Skip to main content

'Victoria Beckham look-a-like' clue in Madeleine disappearance

  • Story Highlights
  • Investigators would not release specific details of new clues
  • Madeleine McCann vanished from holiday villa in Portugal in May 2007
  • Madeleine's parents have garnered international support in hunt for their child
Decrease font Decrease font
Enlarge font Enlarge font

LONDON, England (CNN) -- A new witness in the disappearance of British girl Madeleine McCann has told investigators he talked with a "Victoria Beckham look-a-like" who may have revealed clues about the girl's fate, a family spokesman said Thursday.

Sketch shows woman who may hold new clues to disappearance of Madeleine McCann.

Sketch shows woman who may hold new clues to disappearance of Madeleine McCann.

Investigators would not release what was said in the conversation but the clues have led police to try to find the woman.

Madeleine vanished from the family's holiday villa at the Portuguese beach resort of Praia da Luz in May 2007 as her parents, Kate and Gerry McCann, dined in a nearby restaurant. She was 3 years old at the time.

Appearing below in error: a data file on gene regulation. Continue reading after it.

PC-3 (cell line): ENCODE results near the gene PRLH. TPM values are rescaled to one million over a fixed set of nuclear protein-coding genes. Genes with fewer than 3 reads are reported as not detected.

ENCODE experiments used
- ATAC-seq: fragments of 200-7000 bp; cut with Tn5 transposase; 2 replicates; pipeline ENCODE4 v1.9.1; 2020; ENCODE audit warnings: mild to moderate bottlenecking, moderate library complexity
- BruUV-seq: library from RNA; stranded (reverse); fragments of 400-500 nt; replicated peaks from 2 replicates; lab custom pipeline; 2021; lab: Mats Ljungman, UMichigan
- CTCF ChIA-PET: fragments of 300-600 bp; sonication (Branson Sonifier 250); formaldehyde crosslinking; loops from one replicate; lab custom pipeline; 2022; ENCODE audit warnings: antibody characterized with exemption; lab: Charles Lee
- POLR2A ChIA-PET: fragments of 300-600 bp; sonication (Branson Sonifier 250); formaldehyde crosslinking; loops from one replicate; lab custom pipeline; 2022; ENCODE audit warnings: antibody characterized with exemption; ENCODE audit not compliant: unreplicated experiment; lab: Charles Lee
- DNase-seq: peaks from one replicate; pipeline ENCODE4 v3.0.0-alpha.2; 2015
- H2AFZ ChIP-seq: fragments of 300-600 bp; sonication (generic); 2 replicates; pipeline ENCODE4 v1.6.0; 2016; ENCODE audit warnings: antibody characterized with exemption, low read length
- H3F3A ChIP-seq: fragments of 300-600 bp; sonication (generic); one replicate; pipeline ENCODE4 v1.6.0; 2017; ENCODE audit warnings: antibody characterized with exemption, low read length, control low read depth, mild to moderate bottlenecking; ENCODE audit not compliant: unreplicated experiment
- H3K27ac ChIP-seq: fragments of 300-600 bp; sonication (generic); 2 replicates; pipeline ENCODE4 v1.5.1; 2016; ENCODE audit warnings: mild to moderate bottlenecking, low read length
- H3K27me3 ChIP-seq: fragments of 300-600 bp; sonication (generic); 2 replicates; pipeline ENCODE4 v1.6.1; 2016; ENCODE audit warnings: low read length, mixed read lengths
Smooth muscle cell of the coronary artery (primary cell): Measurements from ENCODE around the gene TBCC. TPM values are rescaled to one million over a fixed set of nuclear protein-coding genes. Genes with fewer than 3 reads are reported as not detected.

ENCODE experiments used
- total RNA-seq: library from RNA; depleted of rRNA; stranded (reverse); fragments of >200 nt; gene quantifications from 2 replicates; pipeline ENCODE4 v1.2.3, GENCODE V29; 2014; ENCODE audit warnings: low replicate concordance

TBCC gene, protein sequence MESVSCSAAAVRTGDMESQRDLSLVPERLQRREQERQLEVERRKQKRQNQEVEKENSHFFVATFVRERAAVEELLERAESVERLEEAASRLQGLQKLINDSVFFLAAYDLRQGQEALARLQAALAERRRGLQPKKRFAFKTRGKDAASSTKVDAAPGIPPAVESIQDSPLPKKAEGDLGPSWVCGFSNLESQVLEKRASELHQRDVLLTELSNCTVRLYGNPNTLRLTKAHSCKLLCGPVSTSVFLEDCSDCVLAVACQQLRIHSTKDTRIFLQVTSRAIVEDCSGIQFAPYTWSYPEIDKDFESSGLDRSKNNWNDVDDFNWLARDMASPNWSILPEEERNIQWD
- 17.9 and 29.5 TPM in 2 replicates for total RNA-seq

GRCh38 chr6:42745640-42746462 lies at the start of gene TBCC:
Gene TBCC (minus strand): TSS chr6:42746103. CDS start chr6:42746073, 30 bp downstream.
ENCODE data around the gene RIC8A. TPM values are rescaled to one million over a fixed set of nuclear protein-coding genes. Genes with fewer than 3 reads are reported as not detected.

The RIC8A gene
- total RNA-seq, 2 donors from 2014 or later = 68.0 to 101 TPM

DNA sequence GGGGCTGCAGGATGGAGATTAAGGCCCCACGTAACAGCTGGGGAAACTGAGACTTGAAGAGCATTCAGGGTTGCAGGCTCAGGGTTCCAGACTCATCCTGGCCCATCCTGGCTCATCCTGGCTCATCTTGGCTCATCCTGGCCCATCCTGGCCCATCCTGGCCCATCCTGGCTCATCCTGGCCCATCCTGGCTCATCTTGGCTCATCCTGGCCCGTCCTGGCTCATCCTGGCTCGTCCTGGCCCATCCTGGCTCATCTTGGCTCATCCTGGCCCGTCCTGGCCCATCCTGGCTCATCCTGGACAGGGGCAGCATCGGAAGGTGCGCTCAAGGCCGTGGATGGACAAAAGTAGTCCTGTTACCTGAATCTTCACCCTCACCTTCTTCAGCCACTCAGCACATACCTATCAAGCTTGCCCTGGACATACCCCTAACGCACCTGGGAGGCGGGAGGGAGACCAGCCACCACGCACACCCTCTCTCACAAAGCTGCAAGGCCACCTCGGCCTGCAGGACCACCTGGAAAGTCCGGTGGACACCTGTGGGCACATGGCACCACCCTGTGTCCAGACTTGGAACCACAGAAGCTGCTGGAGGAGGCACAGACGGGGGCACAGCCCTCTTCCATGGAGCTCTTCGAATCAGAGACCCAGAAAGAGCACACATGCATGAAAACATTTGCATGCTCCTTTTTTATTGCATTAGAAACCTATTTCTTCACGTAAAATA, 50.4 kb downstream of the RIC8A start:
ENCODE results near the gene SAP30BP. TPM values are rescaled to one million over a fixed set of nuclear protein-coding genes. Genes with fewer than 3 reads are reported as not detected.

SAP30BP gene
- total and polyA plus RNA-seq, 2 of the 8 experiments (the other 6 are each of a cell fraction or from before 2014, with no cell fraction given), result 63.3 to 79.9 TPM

The suspicious woman was seen outside a bar in Barcelona, Spain, by partygoers on May 7, 2007, and the new witness had a conversation with this woman, said McCann family spokesman Clarence Mitchell. Video Watch McCann spokesman describe new lead »

Authorities released a sketch of the person, described as a woman who spoke with an Australian accent and who could also speak fluent Spanish.

Former detective inspector Dave Edgar, who was hired by the McCann family, called the new witness a significant movement in the case.

Edgar would not say why the witness waited so long to come forward, stating only it was personal reasons.

Mitchell described the woman they are looking for as similar in appearance to the former Spice Girl singer and wife of soccer star David Beckham. She was described as in her 30s and about 5 feet 2 inches tall.

Madeleine's parents have garnered international support in an effort to find their daughter, enlisting the aid of celebrities and even Pope Benedict XVI.


At one point, authorities in Portugal had named the girl's parents as suspects, along with a British man living in Portugal, Robert Murat. But a spokesman for the Portuguese public prosecutor's office said in July 2008 that authorities found no evidence of involvement by any of the three and were no longer considering them suspects.

Portuguese investigators closed the case in July 2008.

  • E-mail
  • Save
  • Print